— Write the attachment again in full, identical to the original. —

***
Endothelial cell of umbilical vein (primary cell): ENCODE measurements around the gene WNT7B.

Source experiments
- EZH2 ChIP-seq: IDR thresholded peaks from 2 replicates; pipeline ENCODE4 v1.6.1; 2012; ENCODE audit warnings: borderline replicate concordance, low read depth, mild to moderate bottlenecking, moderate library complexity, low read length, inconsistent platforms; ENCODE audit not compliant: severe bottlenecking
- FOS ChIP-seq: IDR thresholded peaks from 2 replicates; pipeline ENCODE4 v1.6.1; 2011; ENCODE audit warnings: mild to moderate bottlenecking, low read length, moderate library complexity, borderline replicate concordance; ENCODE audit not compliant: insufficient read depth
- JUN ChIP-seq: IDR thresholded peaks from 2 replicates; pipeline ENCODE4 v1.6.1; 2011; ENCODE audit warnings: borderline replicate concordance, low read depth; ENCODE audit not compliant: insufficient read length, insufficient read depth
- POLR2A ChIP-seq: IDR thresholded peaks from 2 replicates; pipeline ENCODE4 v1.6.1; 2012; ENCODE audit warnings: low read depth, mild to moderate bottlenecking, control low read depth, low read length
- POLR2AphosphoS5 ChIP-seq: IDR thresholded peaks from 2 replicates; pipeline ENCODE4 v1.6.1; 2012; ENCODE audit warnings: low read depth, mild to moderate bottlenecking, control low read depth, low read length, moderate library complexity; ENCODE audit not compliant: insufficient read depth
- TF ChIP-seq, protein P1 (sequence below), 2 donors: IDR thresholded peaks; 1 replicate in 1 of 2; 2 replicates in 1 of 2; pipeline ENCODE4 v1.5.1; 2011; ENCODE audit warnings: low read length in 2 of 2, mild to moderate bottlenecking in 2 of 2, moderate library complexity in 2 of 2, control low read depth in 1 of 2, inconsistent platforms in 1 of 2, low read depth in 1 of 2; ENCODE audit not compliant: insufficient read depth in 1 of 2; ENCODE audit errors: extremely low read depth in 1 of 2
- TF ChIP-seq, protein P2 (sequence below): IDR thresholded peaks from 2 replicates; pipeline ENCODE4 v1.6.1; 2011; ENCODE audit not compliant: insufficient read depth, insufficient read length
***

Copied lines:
Endothelial cell of umbilical vein (primary cell): ENCODE measurements around the gene WNT7B.

Source experiments
- EZH2 ChIP-seq: IDR thresholded peaks from 2 replicates; pipeline ENCODE4 v1.6.1; 2012; ENCODE audit warnings: borderline replicate concordance, low read depth, mild to moderate bottlenecking, moderate library complexity, low read length, inconsistent platforms; ENCODE audit not compliant: severe bottlenecking
- FOS ChIP-seq: IDR thresholded peaks from 2 replicates; pipeline ENCODE4 v1.6.1; 2011; ENCODE audit warnings: mild to moderate bottlenecking, low read length, moderate library complexity, borderline replicate concordance; ENCODE audit not compliant: insufficient read depth
- JUN ChIP-seq: IDR thresholded peaks from 2 replicates; pipeline ENCODE4 v1.6.1; 2011; ENCODE audit warnings: borderline replicate concordance, low read depth; ENCODE audit not compliant: insufficient read length, insufficient read depth
- POLR2A ChIP-seq: IDR thresholded peaks from 2 replicates; pipeline ENCODE4 v1.6.1; 2012; ENCODE audit warnings: low read depth, mild to moderate bottlenecking, control low read depth, low read length
- POLR2AphosphoS5 ChIP-seq: IDR thresholded peaks from 2 replicates; pipeline ENCODE4 v1.6.1; 2012; ENCODE audit warnings: low read depth, mild to moderate bottlenecking, control low read depth, low read length, moderate library complexity; ENCODE audit not compliant: insufficient read depth
- TF ChIP-seq, protein P1 (sequence below), 2 donors: IDR thresholded peaks; 1 replicate in 1 of 2; 2 replicates in 1 of 2; pipeline ENCODE4 v1.5.1; 2011; ENCODE audit warnings: low read length in 2 of 2, mild to moderate bottlenecking in 2 of 2, moderate library complexity in 2 of 2, control low read depth in 1 of 2, inconsistent platforms in 1 of 2, low read depth in 1 of 2; ENCODE audit not compliant: insufficient read depth in 1 of 2; ENCODE audit errors: extremely low read depth in 1 of 2
- TF ChIP-seq, protein P2 (sequence below): IDR thresholded peaks from 2 replicates; pipeline ENCODE4 v1.6.1; 2011; ENCODE audit not compliant: insufficient read depth, insufficient read length